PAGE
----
Chinese scripts are not easily read.
Many of the characters, including “x” for “y,” are written in a strange alphabet, so that you can’t figure out what they mean.
But even with these difficulties, many Chinese people prefer to write scripts in Chinese.
Many scripts are also written in the script language, or writing system, which is a complex, multi-layered language of writing.
In the past, the script system was largely used to produce government documents, like the national census.
But in the 1960s, the system was adopted as a way to make sure people in remote regions could read Chinese.
Since then, it has also been used in movies and television programs.
In China, a script is called a jiaozi, or “script box.”
There are a few different kinds of jiaos, but the basic idea is to put a series of lines, called chans, together, and then write a story or song or poem.
The chans in a script are written on a single sheet of paper, which then forms a page.
For example, in the movie “The Adventures of Pinocchio,” a page is made of three lines, and in a Chinese film like “Wu Shun Pao,” which is one of the oldest and most famous films of the modern era, the pages of the script are made of eight lines.
In Chinese script, characters are written with different strokes, like “x”, “y”, and “x”.
A character’s stroke is a set of four lines, usually separated by a comma.
The characters are represented by a single line of dots.
In a chans system, a character’s line can also have two dots.
Characters in chans systems can be separated by space or by “x.”
If the characters in a chan have a comma, they are written as “!,” not “x!”.
For the sake of simplicity, it is easy to see that all of the chans used in a movie are written using the same character system.
So if you see the line “x!x!y!” in the screen shot above, you know what it means.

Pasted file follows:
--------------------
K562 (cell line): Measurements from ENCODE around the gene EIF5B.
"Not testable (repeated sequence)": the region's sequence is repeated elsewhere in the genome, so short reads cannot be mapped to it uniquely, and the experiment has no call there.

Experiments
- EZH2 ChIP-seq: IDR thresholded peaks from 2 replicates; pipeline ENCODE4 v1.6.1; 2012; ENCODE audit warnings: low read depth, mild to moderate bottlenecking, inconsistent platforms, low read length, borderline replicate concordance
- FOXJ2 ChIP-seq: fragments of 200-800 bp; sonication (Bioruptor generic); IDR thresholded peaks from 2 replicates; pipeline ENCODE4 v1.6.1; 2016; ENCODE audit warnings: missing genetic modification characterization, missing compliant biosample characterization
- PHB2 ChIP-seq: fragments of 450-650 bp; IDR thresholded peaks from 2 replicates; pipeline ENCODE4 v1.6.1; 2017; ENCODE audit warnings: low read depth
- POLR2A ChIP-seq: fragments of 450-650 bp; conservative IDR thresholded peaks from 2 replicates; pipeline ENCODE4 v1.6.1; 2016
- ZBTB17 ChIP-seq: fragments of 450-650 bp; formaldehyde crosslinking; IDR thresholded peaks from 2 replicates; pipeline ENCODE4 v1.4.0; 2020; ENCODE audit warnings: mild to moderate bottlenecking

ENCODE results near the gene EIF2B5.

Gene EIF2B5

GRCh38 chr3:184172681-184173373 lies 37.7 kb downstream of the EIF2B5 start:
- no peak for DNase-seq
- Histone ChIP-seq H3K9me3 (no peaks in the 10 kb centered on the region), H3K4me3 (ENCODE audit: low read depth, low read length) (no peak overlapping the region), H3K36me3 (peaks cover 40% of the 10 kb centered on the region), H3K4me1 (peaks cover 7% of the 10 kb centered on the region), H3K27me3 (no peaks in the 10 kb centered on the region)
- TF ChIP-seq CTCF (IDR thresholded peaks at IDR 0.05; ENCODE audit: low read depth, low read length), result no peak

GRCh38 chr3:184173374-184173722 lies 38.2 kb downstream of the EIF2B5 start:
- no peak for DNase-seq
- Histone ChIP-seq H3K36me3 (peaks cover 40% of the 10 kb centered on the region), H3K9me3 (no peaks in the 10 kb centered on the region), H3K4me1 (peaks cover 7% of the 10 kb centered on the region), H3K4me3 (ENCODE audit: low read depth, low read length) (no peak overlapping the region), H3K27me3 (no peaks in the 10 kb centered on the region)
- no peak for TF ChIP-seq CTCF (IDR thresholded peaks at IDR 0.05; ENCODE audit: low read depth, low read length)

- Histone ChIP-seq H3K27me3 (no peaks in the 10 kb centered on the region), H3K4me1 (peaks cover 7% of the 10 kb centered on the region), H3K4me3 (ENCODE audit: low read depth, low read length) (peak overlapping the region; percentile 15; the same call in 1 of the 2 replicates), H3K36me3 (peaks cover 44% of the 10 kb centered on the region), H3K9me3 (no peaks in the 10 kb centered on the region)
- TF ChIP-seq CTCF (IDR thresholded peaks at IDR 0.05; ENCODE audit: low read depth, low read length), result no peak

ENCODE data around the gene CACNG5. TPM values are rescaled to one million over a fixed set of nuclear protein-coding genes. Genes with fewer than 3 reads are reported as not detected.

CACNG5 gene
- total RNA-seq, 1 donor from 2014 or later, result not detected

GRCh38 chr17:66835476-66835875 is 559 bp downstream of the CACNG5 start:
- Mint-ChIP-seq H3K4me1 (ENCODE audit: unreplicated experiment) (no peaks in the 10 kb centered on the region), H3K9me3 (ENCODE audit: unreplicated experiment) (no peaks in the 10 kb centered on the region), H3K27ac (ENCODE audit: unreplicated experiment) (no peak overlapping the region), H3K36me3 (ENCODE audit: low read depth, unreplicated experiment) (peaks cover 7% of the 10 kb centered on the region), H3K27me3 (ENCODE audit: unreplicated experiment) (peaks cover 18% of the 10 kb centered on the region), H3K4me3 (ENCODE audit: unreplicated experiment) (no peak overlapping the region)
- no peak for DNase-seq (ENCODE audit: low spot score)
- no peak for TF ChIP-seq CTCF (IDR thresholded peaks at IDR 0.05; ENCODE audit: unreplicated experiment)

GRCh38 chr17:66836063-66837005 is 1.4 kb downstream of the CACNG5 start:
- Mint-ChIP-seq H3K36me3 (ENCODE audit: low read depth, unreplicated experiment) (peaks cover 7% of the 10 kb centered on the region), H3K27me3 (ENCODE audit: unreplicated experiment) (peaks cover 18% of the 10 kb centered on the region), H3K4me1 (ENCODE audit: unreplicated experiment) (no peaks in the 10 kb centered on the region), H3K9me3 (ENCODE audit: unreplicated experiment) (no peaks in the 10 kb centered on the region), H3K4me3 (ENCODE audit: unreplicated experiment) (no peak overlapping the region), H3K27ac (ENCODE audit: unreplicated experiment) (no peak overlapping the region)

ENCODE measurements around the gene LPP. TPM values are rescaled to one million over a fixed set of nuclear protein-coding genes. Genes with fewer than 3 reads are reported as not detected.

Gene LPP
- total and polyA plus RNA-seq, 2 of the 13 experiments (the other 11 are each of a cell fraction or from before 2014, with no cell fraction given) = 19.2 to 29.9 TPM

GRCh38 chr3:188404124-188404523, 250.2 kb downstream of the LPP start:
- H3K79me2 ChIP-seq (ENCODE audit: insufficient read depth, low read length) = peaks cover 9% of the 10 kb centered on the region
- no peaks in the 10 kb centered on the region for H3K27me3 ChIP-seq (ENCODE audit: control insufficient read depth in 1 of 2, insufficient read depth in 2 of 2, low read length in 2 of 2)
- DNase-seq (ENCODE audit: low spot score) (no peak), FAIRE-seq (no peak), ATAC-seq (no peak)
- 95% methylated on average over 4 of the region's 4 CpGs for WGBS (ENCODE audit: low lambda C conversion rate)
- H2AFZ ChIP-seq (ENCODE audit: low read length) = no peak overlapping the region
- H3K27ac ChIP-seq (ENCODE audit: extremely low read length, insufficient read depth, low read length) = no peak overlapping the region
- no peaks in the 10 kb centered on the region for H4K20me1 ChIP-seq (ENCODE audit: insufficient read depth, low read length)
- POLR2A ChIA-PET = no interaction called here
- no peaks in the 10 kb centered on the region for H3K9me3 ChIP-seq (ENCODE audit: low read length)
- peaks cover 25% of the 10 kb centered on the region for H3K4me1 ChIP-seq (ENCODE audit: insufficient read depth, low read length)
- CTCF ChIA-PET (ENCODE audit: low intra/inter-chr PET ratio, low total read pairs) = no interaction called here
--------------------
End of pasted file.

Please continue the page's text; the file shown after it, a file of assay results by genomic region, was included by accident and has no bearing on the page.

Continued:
The character for “x”?
And the character for a comma?
The characters for the dots and “!”?
They’re called “chans.”
You might also notice that the word for “word” is not written with the dots.
When a character is written using a chanch, the first character after the “!” is usually written with a “!”.
So “word x!” in a screen shot is written “word !x!”, not “word y!”
It is also important to note that in the original chans script, the characters are also spelled out in Chinese characters, not English characters.
So, for example, “X!” means “word X!” and “y!” means “(word x)” and “z!” means (word y) and “w!” means the word “word.”
These characters are used to represent Chinese characters.
For more on Chinese characters and chans see the chan page.
The basic script system for movies and TV shows The script system in movies is based on the Chinese script system, or chans.
The system is divided into four basic categories, called jiaoshu.
Each jiaochu has a different way of reading the script.
In movies, characters may be spelled out by either “x”-ing, which means “writing on the screen with two dots,” or “x-ing,” which means writing on the same line as the screen.
For some films, characters that are written by “X”-ing are called yuan.
These are Chinese characters that mean “the right way to do something.”
For example: in “Rumble in the Jungle,” “z” is written as the character “yuan,” but in the Chinese language, it means “the way to go.”
In Chinese movies, you can see that the characters for “z”-ing and for “X-ing” are called chan and jiaotu.
For chan characters, there are four basic types: xu, xin, xia, and xinu.
The most common chan character is xu.
In English, it usually means “I like.”
In chans scripts, the letters of xu are always written with three dots.
The letters for “Y” and “X” are written differently, so there is an x in the middle of the xu character.
For examples, in “The Jungle Book,” the letters for yu are written “y” and the letters “X.”
In “The King of Comedy,” the characters written with xu (yuan) are called “xiao” or “yu”.
Characters with xin are called kao and are written like the letters u.
The word for kao is written with two strokes of the pen. In